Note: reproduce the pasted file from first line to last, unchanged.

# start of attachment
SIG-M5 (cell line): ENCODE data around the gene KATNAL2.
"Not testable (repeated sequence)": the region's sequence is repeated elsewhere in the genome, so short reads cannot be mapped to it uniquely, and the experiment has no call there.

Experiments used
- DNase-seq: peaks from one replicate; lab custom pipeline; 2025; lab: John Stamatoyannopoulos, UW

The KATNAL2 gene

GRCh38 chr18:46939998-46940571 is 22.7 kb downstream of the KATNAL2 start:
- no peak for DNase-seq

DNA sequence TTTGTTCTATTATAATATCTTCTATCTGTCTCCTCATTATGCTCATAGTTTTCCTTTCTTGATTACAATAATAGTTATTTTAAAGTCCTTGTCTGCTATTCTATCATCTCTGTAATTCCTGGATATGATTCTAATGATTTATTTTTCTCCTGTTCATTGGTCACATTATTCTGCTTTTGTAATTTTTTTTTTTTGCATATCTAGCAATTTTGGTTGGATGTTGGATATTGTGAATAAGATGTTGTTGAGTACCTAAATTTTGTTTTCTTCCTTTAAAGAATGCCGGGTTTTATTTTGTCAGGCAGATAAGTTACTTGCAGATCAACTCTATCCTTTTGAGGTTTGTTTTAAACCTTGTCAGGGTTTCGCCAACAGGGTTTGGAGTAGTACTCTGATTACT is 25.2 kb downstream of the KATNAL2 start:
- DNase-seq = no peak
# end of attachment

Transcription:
SIG-M5 (cell line): ENCODE data around the gene KATNAL2.
"Not testable (repeated sequence)": the region's sequence is repeated elsewhere in the genome, so short reads cannot be mapped to it uniquely, and the experiment has no call there.

Experiments used
- DNase-seq: peaks from one replicate; lab custom pipeline; 2025; lab: John Stamatoyannopoulos, UW

The KATNAL2 gene

GRCh38 chr18:46939998-46940571 is 22.7 kb downstream of the KATNAL2 start:
- no peak for DNase-seq

DNA sequence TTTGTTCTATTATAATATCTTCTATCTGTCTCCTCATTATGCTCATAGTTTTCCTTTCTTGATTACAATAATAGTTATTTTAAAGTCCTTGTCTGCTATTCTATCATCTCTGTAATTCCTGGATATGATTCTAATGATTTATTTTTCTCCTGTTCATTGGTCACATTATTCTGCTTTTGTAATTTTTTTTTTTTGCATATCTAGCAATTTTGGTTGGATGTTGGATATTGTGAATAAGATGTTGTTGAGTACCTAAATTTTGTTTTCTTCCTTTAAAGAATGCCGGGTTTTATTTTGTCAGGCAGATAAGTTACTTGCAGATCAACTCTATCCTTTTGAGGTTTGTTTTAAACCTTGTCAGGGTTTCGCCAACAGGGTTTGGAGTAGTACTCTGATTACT is 25.2 kb downstream of the KATNAL2 start:
- DNase-seq = no peak